How to Install a de-interlacing filter (Advanced)

Step 1: Install a Deinterlace filter
We have had success using this DirectShow filter:

    • ffdshow (GPL) (GUID={0B390488-D80F-4A68-8408-48DC199F0E97})

Step 2: Configure the filter (if needed)
You must configure ffdshow this way.

In non-dedicated mode:

    1. Go to Start -> All Programs -> ffdshow -> configuration.
    2. Select Deinterlacing.
    3. Select a good deinterlacing algorithm.
    4. To save and exit, click OK.

In dedicated mode:

    1. Go to Start -> Run -> type in "cmd".
    2. Type the following:
      cd c:
      			cd "Program FilesBroadsignbspbin"
      			runas_bsp.exe "rundll32.exe "C:\ProgramFiles\ffdshow\",configure"
    3. Select Deinterlacing.
    4. Select a good deinterlacing algorithm.
    5. To save and exit, click OK.

Step 3: Configure bsp to use the filter
In the bsp configuration, add your filter GUID (or a list of filters separated by a ';'):

    • ffdshow:

Step 4: Start bsp and make sure no errors are reported in the logs

Broadsign Core includes an embedded Chromium browser (version 51, branch 2704). You can enable Chromium in a configuration profile for players. See Configuration Profiles - Players - The Products Section.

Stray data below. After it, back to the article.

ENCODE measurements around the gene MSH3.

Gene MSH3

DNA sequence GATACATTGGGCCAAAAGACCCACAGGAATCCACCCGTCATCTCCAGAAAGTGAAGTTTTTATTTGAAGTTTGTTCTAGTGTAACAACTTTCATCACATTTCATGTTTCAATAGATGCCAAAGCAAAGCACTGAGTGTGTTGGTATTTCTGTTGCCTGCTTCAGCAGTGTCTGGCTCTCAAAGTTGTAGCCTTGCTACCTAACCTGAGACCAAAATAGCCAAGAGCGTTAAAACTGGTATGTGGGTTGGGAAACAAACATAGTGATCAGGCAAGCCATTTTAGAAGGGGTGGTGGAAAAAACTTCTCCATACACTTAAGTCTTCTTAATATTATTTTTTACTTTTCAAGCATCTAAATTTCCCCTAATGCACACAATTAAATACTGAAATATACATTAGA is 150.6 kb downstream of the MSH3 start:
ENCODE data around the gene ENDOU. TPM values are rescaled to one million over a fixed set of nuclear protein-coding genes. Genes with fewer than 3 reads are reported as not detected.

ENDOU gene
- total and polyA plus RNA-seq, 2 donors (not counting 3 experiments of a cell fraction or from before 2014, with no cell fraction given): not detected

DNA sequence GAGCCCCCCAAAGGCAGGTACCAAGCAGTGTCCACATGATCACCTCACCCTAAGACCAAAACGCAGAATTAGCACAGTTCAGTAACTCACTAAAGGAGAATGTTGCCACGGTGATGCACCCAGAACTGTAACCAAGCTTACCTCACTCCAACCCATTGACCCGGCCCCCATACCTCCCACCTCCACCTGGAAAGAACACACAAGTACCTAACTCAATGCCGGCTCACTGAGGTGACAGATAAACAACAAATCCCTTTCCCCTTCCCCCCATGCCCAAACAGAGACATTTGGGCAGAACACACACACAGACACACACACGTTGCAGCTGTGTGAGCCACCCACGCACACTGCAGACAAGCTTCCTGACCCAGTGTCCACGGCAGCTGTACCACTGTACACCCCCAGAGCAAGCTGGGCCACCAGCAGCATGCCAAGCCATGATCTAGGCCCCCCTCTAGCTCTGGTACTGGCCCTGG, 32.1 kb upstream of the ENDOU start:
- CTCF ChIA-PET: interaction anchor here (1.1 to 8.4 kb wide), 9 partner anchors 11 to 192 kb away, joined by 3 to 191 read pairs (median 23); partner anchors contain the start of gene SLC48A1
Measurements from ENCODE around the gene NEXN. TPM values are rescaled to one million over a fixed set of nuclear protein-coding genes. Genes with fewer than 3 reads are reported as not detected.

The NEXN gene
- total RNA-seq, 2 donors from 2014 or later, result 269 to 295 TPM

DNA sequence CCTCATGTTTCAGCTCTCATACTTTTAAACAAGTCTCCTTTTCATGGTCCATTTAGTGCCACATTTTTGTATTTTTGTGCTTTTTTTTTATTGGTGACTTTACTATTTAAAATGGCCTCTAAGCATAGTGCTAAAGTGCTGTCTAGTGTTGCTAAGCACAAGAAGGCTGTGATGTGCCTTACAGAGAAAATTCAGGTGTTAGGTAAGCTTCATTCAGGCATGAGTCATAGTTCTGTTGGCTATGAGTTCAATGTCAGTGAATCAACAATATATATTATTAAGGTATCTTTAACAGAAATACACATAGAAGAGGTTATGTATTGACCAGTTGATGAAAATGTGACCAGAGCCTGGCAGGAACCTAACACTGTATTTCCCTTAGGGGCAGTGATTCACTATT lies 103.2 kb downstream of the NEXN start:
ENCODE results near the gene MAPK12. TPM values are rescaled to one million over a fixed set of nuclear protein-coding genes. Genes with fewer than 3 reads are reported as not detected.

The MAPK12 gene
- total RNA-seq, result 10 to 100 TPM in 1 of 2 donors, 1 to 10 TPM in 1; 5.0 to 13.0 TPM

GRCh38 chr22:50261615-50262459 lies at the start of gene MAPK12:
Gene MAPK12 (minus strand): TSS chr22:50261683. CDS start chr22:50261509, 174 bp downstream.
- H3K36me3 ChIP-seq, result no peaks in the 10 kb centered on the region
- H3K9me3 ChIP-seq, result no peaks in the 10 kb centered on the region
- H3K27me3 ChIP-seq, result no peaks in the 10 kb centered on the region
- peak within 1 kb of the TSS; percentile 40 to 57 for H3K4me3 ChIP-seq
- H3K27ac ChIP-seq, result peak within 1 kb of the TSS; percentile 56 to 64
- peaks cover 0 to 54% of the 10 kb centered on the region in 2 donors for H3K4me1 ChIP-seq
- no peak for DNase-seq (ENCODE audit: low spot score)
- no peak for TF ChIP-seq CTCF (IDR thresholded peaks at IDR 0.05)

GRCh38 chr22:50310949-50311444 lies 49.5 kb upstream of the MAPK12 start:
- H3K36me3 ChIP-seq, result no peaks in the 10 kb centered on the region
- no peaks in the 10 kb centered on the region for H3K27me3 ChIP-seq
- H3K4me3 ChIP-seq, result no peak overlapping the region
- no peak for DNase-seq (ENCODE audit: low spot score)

The default settings in the configuration profile are:

    • Windows: Internet Explorer
    • Linux: WebKit

You can display content using HTML5 packages or web redirects:

    • HTML5 packages: Use these packages for static content that require little to no use of a network connection. For more information, see HTML5 Content and HTML5 Package Ad Copy.
    • Web redirects: Use web redirects for content that requires constant network access or that comes from 3rd-party servers. For more information, see Web Redirect Content.
Broadsign has developed its own RSS-capable scrolling ticker product.

To build a ticker file for the X-Ticker, see Ticker File.